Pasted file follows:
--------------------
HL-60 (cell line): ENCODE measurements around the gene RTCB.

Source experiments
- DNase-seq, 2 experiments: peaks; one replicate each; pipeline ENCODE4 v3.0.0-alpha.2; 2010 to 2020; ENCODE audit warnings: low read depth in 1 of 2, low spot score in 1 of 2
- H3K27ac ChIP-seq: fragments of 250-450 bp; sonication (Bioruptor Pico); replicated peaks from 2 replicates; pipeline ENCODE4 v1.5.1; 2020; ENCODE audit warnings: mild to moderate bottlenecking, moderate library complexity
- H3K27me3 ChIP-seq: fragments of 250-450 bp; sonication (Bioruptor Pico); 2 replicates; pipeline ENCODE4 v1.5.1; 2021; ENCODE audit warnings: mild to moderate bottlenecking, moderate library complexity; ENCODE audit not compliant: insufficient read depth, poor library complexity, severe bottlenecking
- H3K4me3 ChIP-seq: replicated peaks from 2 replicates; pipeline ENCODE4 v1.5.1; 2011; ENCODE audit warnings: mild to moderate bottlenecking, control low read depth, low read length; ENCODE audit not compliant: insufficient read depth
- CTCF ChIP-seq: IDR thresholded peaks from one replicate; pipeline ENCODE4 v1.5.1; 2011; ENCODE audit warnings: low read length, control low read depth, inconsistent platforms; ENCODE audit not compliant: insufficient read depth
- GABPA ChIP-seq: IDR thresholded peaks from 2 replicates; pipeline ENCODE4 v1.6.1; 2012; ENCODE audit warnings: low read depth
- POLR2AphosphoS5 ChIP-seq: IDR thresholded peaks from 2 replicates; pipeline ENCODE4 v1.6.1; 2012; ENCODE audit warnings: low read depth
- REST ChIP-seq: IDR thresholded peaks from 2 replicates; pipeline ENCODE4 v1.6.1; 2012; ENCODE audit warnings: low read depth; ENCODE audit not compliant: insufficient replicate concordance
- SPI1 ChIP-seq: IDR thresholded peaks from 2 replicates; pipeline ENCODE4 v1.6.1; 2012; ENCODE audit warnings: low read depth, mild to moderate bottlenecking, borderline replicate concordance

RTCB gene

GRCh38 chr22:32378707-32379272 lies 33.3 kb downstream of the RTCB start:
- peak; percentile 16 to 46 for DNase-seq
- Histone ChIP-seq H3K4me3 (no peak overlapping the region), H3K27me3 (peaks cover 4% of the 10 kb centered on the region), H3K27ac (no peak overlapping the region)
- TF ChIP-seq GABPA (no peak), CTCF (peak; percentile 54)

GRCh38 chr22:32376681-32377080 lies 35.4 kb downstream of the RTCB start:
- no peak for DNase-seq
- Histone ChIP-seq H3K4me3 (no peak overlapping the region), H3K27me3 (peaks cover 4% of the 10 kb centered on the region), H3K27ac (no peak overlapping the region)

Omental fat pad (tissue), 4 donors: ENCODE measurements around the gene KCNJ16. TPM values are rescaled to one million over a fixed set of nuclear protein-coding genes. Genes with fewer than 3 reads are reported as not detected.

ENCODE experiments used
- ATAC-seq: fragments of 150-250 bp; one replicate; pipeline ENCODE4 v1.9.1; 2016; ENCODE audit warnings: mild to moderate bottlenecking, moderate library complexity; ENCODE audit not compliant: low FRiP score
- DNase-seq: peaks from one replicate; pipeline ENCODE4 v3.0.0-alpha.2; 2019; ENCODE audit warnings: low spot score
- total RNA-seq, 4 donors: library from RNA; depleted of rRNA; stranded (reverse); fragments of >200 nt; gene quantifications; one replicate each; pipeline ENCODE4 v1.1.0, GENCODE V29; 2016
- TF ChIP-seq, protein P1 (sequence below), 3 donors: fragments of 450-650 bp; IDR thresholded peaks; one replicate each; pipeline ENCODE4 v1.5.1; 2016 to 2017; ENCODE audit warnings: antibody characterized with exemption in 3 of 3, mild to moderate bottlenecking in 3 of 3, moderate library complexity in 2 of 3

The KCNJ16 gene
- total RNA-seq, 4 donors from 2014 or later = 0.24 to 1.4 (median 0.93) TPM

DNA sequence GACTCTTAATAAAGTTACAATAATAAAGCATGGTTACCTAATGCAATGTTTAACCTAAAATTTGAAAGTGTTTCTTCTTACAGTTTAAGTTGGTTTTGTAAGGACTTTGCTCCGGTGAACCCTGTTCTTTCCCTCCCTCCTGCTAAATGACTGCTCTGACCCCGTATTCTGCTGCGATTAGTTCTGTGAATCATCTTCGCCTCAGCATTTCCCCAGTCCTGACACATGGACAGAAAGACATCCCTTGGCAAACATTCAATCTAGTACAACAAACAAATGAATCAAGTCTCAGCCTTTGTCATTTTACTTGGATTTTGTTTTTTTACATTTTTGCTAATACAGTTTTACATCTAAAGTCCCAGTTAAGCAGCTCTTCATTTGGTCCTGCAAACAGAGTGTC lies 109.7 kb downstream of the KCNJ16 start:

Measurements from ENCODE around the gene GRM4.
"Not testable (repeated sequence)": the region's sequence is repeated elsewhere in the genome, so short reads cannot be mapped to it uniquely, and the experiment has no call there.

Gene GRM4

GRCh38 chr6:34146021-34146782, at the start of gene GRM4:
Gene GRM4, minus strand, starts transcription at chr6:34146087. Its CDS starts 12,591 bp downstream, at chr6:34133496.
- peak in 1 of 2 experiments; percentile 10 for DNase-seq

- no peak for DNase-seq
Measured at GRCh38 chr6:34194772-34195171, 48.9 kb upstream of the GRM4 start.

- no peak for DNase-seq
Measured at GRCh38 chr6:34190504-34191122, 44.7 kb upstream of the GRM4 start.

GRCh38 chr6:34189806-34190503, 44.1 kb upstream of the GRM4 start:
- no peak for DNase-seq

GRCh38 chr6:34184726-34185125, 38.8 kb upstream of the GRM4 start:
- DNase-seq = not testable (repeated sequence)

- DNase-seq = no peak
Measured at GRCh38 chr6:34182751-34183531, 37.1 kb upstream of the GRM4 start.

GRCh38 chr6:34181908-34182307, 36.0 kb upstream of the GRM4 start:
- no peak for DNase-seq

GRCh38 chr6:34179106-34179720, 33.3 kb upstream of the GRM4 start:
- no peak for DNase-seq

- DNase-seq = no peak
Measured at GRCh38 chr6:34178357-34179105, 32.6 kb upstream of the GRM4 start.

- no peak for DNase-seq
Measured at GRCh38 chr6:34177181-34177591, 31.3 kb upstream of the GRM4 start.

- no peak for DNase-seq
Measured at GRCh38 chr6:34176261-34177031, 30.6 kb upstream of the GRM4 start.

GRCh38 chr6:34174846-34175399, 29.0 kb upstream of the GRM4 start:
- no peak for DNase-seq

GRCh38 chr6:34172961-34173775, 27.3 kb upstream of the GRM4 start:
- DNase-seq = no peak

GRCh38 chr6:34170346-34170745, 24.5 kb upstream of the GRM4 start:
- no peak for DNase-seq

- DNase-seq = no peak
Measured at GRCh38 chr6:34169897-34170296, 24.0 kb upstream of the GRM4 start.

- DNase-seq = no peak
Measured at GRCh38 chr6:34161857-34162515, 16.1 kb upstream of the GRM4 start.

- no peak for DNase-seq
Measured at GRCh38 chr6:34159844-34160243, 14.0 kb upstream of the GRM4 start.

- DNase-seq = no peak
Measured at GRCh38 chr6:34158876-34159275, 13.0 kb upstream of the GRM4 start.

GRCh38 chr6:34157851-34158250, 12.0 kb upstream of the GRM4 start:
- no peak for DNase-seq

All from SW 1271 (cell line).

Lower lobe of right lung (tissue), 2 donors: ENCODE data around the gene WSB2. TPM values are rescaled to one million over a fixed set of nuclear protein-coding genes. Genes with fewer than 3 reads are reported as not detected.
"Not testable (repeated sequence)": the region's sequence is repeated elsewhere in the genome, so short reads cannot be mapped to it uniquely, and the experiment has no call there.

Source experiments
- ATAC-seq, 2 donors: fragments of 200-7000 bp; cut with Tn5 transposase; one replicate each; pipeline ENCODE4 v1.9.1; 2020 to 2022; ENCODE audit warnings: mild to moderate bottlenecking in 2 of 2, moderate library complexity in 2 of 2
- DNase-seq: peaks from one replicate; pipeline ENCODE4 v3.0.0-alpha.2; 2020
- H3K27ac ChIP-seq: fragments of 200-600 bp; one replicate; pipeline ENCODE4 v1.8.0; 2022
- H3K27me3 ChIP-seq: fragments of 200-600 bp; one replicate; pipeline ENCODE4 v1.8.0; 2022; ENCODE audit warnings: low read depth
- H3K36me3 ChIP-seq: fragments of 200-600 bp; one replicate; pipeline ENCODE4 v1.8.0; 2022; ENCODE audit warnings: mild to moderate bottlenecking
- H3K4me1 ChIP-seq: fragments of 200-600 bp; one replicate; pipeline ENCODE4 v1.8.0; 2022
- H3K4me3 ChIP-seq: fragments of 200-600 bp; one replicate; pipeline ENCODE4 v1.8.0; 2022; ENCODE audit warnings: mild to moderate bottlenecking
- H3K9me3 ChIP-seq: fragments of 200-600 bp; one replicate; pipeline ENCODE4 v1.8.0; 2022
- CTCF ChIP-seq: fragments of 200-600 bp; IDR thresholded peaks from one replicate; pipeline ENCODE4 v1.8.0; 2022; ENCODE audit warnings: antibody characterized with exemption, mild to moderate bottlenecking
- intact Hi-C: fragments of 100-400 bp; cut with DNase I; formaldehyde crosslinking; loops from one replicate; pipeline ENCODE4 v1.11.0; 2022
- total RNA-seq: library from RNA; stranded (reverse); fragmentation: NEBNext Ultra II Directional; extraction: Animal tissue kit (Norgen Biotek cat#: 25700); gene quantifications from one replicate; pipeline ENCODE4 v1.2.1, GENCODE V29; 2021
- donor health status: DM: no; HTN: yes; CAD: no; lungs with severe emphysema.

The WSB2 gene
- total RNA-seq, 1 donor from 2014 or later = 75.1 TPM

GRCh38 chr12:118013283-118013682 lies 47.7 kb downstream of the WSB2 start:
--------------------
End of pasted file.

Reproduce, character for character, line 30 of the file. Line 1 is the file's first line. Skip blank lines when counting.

"Not testable (repeated sequence)": the region's sequence is repeated elsewhere in the genome, so short reads cannot be mapped to it uniquely, and the experiment has no call there.